10 Top Tips to Ace Your Language Exams

revise for language exams

Today, I’ve got an amazing guest blog post for you about how to revise for language exams, by German tutor extraordinaire, Karin Raffa. There’s so much good stuff in here – whether you’re studying a language or not. You can also check out the recent article about how to revise geography and history.

Over to Karin…

Learning a foreign language is incredibly useful because you can go out and use what you’ve learned in the real world. However, when it comes to exams, studying a foreign language will be quite different from any other subject because you simply can’t revise in the same way you would for a maths exam. The I’ve-learned-this, let’s-move-on approach won’t work very well. The reason is simple: You need to practise for a language exam. And the more you practise, the better you’ll be.

Languages exams will always present you with some surprise questions. These are questions you won’t be prepared for and will have to answer on the spot. Like in a real-life situation, you will be tested on your ability to manipulate language to express your ideas. However, this shouldn’t scare you! There’s a lot you can do to be well prepared for your exam and actually enjoy showing off your language skills.

How to revise for language exams

1. Don’t leave your exam practice until the last minute!

Your brain needs time to create the neural pathways to store the new information. Practise every day: Speaking and writing the new structures and vocabulary daily for 20 minutes. The more you practice, the easier the words will roll off your tongue in the exam. Use mini-habits or the five minute revision challenge to turn this daily practise into a regular habit.

Language exams: The more you practice, the easier the words will roll off your tongue in the exam. Click To Tweet

2. Practise exam style questions.

If you have to complete a gap-fill style task, practise gap-fill exercises. If you have to write a short letter on a particular topic, practice writing. If you have an oral exam, role play it with a friend, memorize it, act it out and exaggerate! The stranger the better! You’ll be surprised how much you’ll still remember after your performance. Use the Revision Power Hour technique to get the most out of doing past papers.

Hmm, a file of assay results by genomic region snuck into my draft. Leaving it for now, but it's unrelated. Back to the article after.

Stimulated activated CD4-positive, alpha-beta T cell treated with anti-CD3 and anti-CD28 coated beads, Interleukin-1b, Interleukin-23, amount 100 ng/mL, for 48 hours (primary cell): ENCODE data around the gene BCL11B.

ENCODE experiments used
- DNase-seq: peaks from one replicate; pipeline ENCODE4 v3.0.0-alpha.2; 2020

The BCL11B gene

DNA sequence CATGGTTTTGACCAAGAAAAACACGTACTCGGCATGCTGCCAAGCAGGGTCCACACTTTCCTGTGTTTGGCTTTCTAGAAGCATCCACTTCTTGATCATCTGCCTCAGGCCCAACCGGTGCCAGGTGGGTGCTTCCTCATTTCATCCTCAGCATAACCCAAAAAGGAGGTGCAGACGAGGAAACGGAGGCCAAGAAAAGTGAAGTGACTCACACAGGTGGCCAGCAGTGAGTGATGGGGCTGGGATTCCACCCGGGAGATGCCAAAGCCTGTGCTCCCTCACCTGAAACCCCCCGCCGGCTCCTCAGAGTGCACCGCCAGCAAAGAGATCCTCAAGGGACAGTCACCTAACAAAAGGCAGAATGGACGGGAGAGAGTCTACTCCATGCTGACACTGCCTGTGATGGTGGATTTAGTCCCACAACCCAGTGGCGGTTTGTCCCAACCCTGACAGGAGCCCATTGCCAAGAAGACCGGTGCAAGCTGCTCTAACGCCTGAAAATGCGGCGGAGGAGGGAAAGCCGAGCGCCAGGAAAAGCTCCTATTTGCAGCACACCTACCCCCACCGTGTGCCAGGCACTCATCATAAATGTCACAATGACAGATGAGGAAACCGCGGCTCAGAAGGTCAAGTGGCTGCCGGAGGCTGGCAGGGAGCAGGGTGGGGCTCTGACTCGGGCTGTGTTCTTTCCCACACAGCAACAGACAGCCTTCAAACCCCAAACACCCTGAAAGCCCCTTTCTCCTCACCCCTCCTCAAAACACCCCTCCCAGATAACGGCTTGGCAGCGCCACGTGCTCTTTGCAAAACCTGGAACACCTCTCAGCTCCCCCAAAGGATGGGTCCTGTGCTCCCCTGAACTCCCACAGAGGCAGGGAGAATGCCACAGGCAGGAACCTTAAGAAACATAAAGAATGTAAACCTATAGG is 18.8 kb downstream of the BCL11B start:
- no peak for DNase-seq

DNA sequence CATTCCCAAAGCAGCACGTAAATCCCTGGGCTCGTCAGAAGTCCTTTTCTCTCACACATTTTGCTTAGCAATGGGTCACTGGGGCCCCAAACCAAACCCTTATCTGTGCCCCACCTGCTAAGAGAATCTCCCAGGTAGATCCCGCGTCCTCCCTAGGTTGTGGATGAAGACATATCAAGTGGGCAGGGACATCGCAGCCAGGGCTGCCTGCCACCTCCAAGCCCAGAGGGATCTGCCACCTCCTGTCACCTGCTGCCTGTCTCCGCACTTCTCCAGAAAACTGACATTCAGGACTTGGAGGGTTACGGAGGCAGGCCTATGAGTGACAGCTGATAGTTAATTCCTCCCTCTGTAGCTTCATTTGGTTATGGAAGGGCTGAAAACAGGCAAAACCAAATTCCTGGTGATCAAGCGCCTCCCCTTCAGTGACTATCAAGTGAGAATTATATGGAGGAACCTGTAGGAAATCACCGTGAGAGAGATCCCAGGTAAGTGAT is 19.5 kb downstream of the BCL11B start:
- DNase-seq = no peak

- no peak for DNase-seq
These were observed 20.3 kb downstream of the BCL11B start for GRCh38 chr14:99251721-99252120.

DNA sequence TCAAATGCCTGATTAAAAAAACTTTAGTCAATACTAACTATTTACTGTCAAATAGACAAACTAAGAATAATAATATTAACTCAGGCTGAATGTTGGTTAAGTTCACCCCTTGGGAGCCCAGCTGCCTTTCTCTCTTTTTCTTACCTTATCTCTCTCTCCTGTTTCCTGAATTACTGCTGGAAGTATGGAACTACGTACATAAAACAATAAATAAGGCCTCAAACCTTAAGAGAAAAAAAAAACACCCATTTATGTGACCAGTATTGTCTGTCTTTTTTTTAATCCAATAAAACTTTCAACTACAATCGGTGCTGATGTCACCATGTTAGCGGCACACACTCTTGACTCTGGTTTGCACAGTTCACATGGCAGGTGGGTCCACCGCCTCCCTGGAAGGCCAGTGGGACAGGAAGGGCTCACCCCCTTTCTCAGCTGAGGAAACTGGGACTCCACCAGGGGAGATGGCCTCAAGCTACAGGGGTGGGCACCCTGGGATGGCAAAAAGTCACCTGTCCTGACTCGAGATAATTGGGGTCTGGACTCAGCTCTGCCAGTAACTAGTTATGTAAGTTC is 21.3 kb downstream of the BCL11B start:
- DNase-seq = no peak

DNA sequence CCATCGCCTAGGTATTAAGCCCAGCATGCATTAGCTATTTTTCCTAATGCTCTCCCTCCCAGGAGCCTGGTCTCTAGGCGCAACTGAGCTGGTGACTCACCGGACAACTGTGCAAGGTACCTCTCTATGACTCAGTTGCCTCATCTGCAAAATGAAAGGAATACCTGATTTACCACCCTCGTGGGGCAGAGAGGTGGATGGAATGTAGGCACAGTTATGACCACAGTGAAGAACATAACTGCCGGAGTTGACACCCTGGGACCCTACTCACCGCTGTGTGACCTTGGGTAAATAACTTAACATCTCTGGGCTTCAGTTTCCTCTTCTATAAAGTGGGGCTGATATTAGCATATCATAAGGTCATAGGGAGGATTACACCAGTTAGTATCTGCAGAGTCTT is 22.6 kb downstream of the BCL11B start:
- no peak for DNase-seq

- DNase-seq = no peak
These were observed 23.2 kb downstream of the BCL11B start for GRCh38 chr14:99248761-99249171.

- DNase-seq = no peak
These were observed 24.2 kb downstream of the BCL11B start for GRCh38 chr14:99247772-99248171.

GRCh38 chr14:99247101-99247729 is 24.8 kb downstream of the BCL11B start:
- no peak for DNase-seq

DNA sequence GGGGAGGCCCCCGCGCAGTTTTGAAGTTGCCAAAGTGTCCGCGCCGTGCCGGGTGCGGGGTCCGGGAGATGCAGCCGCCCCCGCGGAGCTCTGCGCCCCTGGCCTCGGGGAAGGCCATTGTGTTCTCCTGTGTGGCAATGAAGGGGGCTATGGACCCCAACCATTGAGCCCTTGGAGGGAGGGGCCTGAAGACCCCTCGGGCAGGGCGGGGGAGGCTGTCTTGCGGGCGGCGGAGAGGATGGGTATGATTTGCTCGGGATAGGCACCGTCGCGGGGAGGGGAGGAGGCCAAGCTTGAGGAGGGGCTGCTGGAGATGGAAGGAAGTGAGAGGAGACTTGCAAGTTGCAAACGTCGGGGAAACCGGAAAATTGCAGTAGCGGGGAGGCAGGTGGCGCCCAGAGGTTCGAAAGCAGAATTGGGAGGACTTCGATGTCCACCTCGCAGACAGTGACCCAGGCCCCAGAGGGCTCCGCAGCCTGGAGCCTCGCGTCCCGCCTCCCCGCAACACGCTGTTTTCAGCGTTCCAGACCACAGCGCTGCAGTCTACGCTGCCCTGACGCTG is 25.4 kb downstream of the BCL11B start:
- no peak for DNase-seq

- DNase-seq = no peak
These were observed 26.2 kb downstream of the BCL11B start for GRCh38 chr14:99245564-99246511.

3. Use a model answer

Get a model answer which achieved the grade you’re aiming for and find out what makes it a great piece of work. Note down all the features and use it as a model for your own work. Then you’ll have a good idea what examiners are looking for. Make sure you can show off these skills in your own exam.

4. Extend your vocabulary

All language learned is relevant! Remember, I told you that you can’t simply ‘revise‘. Here is why: it really doesn’t matter if the topic didn’t come up in last year’s exam. You will be able to use almost any structure, vocabulary and expression in one way or another. There’s always more than one correct way to express an idea. The more language you have the better. The truth is it’s totally up to you how you express your ideas as long as you address the topic. And remember it doesn’t have to be true!

5. Use internet resources

Immerse yourself in the language! There is a wealth of resources at your finger tips: Youtube, Podcasts, websites, games.

http://www.bbc.co.uk/schools/gcsebitesize/german/

http://languagesonline.org.uk/Hotpotatoes/Index.htm